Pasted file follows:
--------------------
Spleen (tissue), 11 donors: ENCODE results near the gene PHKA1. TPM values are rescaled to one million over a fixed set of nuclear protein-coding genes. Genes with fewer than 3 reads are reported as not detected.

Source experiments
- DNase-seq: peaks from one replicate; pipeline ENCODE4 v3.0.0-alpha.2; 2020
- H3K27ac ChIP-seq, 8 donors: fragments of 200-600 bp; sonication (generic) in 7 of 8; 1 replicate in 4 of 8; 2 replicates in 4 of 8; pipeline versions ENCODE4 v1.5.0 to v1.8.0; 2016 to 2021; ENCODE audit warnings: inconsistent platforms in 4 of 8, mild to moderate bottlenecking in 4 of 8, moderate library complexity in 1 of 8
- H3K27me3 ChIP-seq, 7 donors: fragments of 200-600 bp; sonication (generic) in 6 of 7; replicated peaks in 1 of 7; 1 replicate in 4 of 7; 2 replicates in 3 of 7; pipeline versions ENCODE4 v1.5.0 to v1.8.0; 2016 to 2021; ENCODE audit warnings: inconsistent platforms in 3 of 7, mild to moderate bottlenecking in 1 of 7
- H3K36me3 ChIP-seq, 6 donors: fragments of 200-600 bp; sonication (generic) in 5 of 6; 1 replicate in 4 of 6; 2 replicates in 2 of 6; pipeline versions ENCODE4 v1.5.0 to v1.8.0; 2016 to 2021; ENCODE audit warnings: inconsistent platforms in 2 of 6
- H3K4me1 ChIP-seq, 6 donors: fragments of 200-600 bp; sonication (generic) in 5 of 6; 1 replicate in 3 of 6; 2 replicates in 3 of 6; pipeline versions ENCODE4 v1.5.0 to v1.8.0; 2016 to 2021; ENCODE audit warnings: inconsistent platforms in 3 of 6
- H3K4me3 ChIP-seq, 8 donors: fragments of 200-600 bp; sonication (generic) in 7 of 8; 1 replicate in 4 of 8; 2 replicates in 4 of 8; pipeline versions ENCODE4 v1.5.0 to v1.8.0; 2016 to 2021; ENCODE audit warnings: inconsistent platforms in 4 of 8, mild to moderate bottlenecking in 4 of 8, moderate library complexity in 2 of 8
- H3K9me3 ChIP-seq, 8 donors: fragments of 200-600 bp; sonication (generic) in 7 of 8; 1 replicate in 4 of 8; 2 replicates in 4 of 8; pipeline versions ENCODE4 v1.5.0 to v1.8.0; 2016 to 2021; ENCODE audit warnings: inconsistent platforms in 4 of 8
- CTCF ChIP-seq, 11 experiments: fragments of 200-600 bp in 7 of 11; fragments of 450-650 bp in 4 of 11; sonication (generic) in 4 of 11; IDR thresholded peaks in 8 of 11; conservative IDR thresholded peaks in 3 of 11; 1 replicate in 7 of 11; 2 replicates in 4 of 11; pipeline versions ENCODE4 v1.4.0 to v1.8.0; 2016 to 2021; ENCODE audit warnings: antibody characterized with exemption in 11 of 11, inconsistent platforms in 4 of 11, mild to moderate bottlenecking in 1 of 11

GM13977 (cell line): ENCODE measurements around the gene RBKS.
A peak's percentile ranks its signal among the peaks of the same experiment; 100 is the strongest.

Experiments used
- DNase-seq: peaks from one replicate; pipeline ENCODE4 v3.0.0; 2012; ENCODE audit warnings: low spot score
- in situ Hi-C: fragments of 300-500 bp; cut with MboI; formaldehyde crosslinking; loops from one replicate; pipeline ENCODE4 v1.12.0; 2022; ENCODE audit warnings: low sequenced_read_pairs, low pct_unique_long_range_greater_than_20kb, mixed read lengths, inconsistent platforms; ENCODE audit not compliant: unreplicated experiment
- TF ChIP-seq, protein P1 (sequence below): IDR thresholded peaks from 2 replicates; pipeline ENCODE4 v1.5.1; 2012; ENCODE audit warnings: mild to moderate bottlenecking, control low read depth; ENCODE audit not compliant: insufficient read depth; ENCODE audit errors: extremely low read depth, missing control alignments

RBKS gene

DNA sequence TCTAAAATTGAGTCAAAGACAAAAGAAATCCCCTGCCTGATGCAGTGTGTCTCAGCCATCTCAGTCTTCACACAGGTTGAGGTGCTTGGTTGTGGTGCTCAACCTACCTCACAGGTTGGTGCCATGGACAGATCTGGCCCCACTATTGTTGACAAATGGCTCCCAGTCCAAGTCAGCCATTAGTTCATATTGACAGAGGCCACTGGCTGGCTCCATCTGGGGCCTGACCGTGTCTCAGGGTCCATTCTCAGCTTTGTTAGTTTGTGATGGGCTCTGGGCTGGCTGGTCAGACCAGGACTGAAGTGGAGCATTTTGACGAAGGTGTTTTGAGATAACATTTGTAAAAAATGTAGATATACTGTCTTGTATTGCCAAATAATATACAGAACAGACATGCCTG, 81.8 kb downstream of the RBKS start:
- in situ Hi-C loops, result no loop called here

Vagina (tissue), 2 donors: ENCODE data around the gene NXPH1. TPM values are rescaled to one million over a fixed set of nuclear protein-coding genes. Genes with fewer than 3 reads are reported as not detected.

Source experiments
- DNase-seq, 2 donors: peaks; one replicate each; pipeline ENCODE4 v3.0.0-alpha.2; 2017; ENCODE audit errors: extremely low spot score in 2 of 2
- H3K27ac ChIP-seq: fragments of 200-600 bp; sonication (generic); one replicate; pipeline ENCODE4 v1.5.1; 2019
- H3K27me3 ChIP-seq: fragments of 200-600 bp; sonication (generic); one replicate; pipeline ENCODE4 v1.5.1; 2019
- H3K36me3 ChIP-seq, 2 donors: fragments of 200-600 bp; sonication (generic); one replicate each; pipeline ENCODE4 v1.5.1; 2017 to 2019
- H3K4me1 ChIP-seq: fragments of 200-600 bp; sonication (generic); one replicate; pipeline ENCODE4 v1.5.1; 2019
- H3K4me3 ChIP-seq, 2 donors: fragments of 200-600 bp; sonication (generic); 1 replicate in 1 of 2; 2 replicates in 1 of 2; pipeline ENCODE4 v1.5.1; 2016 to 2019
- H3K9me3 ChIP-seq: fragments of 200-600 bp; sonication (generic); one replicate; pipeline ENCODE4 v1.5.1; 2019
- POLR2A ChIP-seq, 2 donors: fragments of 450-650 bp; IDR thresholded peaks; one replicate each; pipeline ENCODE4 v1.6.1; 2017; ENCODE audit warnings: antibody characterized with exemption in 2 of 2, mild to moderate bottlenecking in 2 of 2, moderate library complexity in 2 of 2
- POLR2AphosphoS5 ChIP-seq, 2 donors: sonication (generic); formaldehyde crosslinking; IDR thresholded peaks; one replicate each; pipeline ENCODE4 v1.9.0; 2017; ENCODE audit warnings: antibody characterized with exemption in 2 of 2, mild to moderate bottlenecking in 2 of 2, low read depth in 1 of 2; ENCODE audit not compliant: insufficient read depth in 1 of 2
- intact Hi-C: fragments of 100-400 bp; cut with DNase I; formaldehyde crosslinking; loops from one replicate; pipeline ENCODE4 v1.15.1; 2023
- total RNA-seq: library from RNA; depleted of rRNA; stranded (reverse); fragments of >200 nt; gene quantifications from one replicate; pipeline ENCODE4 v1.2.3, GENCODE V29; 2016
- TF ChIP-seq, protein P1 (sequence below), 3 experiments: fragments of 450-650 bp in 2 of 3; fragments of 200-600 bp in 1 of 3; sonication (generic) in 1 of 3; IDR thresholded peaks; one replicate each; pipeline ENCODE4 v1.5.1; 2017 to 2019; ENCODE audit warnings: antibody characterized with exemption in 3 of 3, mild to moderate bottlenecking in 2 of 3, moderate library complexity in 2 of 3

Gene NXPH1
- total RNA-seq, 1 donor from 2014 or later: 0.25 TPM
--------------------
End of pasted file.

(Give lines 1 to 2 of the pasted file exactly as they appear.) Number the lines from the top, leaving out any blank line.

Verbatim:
Spleen (tissue), 11 donors: ENCODE results near the gene PHKA1. TPM values are rescaled to one million over a fixed set of nuclear protein-coding genes. Genes with fewer than 3 reads are reported as not detected.

Source experiments